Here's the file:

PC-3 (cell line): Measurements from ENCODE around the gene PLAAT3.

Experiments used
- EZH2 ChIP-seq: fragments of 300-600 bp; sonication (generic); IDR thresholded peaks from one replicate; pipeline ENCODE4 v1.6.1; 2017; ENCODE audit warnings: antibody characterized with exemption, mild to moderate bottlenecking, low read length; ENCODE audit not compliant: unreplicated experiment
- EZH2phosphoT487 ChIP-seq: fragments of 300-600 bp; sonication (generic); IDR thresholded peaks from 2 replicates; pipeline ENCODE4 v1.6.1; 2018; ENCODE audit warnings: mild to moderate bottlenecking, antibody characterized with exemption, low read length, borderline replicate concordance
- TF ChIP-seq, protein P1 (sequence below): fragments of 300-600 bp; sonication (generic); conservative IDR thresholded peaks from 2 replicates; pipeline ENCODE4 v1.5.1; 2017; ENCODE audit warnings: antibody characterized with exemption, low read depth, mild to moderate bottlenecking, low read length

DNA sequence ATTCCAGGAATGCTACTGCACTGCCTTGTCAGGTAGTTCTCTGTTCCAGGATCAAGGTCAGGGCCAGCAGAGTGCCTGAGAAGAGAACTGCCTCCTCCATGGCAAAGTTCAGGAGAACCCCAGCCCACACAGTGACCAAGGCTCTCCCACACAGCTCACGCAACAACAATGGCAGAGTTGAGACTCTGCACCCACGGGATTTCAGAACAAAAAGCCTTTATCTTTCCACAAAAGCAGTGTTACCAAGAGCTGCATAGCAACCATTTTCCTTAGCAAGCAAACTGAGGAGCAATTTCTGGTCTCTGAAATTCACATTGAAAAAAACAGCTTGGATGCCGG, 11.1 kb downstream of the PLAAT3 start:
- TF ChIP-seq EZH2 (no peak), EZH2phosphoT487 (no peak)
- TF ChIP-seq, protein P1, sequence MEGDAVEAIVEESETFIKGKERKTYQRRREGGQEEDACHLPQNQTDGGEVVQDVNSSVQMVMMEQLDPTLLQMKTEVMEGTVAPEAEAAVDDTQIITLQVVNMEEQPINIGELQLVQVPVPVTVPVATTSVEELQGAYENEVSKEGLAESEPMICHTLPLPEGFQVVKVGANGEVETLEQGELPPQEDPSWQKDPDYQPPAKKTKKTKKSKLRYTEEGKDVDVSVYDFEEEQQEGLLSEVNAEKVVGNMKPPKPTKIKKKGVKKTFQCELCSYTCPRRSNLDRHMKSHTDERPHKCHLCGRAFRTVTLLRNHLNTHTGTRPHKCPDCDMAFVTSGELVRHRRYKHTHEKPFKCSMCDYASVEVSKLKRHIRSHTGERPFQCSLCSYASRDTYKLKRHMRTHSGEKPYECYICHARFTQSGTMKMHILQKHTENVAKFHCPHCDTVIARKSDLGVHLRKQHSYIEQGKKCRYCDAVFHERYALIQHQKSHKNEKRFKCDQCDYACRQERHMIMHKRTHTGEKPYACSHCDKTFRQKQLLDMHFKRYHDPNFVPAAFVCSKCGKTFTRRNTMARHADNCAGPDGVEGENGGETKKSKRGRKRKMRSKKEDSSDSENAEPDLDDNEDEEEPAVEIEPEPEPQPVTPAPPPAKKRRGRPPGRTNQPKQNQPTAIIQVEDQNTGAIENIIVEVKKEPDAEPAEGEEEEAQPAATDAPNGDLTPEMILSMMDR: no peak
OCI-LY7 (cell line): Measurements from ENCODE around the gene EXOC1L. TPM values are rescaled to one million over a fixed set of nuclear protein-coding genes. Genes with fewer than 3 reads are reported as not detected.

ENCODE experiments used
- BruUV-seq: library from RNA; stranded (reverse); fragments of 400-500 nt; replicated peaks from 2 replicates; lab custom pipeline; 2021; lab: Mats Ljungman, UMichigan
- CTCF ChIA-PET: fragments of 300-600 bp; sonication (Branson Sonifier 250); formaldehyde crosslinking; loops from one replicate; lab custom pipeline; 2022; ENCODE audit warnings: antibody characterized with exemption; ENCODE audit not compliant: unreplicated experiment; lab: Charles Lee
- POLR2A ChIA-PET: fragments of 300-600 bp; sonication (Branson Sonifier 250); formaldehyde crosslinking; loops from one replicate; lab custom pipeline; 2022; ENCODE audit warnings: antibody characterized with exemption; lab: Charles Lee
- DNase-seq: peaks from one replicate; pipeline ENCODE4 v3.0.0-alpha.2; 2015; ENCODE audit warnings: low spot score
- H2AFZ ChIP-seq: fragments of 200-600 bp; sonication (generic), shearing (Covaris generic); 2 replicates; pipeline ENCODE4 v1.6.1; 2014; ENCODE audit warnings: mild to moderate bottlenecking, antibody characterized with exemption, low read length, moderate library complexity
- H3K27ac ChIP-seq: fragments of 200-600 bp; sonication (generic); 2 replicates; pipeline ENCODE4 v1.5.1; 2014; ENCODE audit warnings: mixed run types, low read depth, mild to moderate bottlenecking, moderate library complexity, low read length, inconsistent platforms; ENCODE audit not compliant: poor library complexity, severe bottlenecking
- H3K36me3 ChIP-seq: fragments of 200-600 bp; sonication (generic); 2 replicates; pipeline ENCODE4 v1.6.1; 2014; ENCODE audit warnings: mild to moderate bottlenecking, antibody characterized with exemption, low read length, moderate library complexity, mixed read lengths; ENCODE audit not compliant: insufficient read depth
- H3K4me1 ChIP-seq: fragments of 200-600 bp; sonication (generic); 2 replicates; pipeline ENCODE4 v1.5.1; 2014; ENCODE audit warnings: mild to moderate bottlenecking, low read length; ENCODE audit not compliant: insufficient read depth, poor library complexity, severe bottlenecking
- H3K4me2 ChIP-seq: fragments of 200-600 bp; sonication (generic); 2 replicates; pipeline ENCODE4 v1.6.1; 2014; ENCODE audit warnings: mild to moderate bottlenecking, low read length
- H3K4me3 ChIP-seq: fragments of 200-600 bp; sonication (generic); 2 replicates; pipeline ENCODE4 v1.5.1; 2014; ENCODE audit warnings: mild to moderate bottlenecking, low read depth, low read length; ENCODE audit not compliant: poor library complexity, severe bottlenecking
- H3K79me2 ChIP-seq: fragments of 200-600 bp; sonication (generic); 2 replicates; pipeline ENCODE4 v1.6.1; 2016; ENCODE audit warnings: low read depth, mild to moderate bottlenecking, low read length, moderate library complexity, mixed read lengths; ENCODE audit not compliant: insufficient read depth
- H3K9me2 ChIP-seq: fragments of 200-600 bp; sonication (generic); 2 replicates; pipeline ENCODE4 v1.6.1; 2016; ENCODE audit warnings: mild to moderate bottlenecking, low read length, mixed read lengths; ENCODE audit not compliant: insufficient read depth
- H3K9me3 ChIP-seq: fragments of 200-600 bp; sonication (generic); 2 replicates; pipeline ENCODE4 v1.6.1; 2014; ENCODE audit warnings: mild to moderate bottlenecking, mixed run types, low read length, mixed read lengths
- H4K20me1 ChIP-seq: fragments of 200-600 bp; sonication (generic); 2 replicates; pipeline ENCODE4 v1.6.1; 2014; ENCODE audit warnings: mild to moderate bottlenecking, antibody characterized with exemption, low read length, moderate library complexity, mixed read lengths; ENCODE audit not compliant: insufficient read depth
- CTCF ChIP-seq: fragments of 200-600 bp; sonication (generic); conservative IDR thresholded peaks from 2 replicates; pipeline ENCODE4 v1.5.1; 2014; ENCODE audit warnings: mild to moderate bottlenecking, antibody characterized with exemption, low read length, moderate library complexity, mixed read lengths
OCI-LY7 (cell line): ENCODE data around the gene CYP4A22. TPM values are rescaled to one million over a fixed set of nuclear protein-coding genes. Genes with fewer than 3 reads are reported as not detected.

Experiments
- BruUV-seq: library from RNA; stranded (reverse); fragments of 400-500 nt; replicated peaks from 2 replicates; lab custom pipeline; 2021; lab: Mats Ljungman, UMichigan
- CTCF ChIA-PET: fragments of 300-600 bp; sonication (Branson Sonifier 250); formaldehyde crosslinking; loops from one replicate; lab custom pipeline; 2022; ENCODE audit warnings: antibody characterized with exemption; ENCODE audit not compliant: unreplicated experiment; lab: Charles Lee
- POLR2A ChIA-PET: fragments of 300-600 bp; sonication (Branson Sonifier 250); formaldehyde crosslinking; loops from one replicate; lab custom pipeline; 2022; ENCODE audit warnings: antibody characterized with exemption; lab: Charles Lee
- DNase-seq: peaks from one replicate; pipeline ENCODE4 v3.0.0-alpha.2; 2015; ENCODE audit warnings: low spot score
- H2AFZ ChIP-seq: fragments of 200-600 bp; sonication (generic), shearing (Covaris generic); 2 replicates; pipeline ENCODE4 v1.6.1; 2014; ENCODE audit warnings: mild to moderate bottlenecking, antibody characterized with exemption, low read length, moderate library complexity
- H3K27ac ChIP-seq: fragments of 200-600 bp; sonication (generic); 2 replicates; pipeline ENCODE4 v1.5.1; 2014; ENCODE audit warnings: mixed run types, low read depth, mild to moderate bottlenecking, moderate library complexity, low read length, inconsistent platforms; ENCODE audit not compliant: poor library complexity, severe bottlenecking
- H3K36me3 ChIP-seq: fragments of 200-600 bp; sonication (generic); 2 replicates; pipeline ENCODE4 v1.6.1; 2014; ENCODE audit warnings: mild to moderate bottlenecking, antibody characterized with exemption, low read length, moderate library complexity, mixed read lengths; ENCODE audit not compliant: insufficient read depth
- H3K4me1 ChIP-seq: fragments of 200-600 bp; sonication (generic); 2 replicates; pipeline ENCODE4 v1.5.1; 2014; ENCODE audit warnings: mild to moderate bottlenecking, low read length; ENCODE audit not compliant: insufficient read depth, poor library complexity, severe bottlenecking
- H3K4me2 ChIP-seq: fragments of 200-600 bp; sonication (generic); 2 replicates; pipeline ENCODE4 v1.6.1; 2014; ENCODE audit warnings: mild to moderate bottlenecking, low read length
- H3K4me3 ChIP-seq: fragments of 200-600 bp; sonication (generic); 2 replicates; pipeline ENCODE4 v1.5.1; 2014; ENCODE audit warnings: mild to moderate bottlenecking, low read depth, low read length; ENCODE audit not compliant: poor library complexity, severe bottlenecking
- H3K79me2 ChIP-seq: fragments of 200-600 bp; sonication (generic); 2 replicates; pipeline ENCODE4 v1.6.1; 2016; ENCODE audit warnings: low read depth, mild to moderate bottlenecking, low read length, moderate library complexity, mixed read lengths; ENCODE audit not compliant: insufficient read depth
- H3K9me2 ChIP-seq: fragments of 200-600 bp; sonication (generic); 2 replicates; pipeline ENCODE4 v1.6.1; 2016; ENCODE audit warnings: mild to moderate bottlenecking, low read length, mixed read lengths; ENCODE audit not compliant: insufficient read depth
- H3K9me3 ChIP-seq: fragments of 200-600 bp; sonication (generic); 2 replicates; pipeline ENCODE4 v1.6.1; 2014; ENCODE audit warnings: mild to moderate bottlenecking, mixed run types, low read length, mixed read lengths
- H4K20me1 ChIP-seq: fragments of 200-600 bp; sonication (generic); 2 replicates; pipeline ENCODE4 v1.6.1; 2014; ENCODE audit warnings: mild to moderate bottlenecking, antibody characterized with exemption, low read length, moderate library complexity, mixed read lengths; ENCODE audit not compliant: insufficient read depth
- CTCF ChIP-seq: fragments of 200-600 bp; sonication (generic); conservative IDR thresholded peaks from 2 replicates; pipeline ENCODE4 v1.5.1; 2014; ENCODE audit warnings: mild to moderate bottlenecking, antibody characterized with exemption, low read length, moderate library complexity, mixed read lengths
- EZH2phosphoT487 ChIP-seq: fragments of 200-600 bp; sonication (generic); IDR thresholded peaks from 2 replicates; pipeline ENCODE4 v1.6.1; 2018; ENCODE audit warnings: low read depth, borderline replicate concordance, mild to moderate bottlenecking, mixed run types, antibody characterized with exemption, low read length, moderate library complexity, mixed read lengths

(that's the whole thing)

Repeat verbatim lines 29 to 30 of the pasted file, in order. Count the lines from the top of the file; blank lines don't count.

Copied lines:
- CTCF ChIA-PET: fragments of 300-600 bp; sonication (Branson Sonifier 250); formaldehyde crosslinking; loops from one replicate; lab custom pipeline; 2022; ENCODE audit warnings: antibody characterized with exemption; ENCODE audit not compliant: unreplicated experiment; lab: Charles Lee
- POLR2A ChIA-PET: fragments of 300-600 bp; sonication (Branson Sonifier 250); formaldehyde crosslinking; loops from one replicate; lab custom pipeline; 2022; ENCODE audit warnings: antibody characterized with exemption; lab: Charles Lee